Critical Examination of the Implications of Youth Unemployment in Zimbabwe

Critical Examination of the Implications of Youth Unemployment in Zimbabwe

Tawanda Zinyama (University of Zimbabwe, Zimbabwe)
Copyright: © 2019 |Pages: 28
DOI: 10.4018/978-1-5225-9388-1.ch008

Abstract

The chapter examines youth unemployment and its dimensions and characteristics in relation to overall unemployment. Youth unemployment has become increasingly recognized as one of the more serious social problems confronting Africa. There are many reasons why the government of Zimbabwe and society feel increasingly concerned about this problem. At the human level, failure to secure satisfactory employment upon completion of schooling and training can cause intense frustration, despair and alienation. It may also be associated with such social ills as drunkenness, drug-taking, violence, robbery and prostitution. From a material point of view, youth unemployment represents a tragic waste of skills and talents, resulting in lower production, increase in dependency burden on the rest of the society, and in the longer run, a gradual deterioration in the quality of national human resources. The potential consequences of high levels of youth unemployment at personal, social and national levels are thus serious and warrant sustained efforts to find solutions to these problems.
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Introduction

Throughout history, the period of youth has been associated with problems. As early as fifth century B.C., Socrates observed:

Our youth now love luxury. They have bad manners, contempt for authority, they show disrespect for their elders and love chatter in place of exercise. They no longer rise when others enter the room. They contradict their parents, chatter before company, gobble up their food and tyrannise their teachers (Dacey, 1984:4).

The contention is that not only do youths create problems for society but society also creates problems for youths and their socio-economic development. The majority of the people in Zimbabwe of which the youth are a disproportionate number getting through each day is a major victory. Thousands of young women and men are wasted as they idle away for lack of anything meaningful to occupy them. In fact, the failures in development have made many people believe that their situation is not likely to change. The question thus becomes how can the government of Zimbabwe meet people’s basic needs in such a way that the youths can have a meaningful life? What is needed is money, in combination with political support, appropriate advice, valid solutions and efficient management.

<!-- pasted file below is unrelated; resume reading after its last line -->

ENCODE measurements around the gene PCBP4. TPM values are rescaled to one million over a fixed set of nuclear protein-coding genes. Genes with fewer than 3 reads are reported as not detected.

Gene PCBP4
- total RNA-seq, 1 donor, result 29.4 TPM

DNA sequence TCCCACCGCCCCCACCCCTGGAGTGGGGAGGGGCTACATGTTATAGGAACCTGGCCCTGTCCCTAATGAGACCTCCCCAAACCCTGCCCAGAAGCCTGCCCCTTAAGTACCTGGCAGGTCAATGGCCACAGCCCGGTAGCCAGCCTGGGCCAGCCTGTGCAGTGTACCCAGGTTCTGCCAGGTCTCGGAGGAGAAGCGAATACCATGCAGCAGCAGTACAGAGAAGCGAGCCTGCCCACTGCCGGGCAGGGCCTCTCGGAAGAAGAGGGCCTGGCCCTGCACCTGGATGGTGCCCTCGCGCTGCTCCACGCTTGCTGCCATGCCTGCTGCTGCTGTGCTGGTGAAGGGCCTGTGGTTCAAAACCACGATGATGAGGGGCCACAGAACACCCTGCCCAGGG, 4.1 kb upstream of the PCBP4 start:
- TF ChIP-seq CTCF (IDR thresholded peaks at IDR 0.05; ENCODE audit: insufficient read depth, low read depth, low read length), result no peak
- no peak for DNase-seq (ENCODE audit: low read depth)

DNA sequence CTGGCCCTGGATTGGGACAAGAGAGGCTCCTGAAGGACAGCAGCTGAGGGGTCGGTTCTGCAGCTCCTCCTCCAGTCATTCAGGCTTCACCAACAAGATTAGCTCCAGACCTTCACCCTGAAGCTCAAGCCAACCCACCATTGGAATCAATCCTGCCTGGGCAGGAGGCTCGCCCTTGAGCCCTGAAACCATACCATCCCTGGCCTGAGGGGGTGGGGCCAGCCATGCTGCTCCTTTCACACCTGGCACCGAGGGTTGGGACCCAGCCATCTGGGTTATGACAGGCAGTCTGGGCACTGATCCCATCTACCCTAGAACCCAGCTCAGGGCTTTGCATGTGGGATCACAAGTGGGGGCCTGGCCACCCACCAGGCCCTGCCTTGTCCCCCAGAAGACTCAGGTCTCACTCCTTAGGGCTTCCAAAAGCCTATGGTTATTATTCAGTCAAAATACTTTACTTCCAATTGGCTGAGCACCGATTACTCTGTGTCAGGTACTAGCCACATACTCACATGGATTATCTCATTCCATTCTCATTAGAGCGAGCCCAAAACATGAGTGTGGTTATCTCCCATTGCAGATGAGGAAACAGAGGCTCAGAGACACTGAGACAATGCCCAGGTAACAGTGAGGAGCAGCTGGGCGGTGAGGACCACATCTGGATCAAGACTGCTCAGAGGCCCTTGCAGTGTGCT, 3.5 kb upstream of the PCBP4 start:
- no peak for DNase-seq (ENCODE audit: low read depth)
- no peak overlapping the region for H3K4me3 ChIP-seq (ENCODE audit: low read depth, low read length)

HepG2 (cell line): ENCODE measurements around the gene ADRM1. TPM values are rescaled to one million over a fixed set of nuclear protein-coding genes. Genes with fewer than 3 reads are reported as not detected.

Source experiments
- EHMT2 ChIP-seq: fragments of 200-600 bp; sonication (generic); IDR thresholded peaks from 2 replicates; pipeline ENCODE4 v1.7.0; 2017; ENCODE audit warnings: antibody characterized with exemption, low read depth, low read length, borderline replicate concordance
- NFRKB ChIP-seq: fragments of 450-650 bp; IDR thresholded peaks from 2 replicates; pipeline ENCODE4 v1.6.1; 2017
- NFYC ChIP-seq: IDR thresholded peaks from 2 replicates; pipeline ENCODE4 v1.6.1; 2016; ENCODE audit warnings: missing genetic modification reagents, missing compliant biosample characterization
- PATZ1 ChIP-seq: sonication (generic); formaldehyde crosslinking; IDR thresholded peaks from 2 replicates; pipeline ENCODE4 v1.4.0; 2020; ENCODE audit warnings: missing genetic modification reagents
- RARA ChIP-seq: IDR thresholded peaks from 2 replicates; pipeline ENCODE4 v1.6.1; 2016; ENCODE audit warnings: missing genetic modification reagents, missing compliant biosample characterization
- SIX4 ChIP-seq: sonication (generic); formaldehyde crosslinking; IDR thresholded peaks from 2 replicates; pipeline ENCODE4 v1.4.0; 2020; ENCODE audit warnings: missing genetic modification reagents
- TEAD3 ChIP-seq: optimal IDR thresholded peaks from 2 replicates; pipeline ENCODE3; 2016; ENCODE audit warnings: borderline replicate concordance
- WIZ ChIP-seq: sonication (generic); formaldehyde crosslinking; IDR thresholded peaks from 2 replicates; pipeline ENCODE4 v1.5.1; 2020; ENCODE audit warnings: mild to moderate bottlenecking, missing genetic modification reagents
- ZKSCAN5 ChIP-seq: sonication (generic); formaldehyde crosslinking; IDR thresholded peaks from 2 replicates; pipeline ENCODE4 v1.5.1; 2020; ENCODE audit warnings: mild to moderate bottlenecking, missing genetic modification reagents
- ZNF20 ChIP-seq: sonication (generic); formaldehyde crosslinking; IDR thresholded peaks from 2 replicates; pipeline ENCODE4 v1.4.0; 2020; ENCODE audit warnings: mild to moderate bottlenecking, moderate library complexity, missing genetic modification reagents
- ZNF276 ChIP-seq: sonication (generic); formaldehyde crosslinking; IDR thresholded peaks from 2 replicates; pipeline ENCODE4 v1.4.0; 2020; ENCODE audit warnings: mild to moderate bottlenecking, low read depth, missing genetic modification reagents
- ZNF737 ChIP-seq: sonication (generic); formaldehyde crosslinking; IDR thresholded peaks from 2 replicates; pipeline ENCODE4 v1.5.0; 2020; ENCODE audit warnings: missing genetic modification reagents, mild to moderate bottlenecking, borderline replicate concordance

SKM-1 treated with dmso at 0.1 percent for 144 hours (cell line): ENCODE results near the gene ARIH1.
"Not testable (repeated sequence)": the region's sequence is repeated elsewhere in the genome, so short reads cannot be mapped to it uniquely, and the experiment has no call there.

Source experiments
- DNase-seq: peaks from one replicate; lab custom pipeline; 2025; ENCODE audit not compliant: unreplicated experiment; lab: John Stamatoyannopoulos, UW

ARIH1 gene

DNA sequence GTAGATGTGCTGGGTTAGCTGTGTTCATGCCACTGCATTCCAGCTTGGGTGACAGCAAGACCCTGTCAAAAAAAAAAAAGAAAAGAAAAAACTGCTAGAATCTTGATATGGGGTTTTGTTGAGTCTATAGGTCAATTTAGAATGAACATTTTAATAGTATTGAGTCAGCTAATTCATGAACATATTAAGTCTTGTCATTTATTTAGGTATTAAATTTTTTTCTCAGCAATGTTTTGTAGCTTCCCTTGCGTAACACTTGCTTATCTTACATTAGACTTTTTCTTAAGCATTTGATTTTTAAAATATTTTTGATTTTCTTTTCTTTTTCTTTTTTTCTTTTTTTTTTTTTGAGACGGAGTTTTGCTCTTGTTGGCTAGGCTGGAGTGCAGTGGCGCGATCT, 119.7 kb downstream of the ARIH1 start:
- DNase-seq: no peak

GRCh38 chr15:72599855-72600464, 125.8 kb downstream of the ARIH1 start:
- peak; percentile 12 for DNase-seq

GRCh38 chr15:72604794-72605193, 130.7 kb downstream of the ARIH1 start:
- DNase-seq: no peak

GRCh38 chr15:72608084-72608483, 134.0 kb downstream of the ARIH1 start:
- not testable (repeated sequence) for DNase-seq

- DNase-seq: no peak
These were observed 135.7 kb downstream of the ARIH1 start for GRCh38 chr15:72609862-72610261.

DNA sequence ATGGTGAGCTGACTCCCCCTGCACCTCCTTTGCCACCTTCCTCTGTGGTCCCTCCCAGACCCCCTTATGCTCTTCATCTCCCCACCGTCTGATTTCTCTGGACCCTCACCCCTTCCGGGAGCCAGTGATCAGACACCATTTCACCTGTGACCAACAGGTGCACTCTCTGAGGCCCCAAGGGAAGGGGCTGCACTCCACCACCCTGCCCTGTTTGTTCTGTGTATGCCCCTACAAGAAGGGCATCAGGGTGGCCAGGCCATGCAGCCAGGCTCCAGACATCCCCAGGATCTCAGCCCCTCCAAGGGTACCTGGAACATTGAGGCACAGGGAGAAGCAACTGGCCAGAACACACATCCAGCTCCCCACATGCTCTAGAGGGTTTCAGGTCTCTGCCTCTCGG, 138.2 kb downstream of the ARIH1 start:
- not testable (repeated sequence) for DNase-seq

Youth development is a task that no country can afford to ignore or attempt without the necessary resources, coordinated efforts and the seriousness that it deserves. Yet the Government of Zimbabwe’s efforts at youth socio-economic development are often hampered by misdirection, lack of resources, political expediency and lack of concrete or realistic policies among others, as opposed to socio-economic realism. What should Zimbabwe do, considering its bulging youth population, which needs the appropriate skills to graduate into good jobs? This was one of the many questions addressed at the 2018 African Transformation Forum (ATF2018), which was held in Accra, Ghana, and organised by the African Center for Economic Transformation (ACET).

Youth unemployment is a serious national problem that Zimbabwe needs to resolve urgently. It has been a subject of increasing debate, analysis and definition. Unfortunately, the solution is still not in sight and the problem is becoming more serious. While unemployment increases with urbanisation, underemployment too is wide-spread and deep seated in Zimbabwe.

The youth problem cannot be solved by the government alone. It requires the concerted efforts of the government, communities, individuals, academicians, international, local organisations and youths themselves. In line with Section 20 of the Zimbabwe Constitution and the Zimbabwe Youth Policy; young people should participate in political, social, economic and cultural development of the country. Additionally, in line with the Agenda 2063 of the Africa Union, youth inclusion and empowerment is at the center of African Union (AU) taking youth not only as beneficiaries but also as leaders and key stakeholders in national development processes. What motivated this chapter is the recognition of the vital importance of young people both in their ability to contribute to the socio-economic progress of humankind and their potential to approach afresh the problems of humankind. Time and again it is said that the youth represent the future. They do not only represent the future but they are also the embodiment of hope for the future. This chapter therefore seeks to discuss and analyse the youth situation in terms of opinions and ideas that might help the government of Zimbabwe to take a realistic look at the youth problem and its solution. This chapter also deals with the youth problem and its administrative and political implications, the law as it affects youth and their participation in society, unemployment, youth activities in the informal sector, community programmes and training of youth for development and self-reliance. The chapter further studies sociological aspects of the youth problem such as delinquency, crime and prostitution among others.

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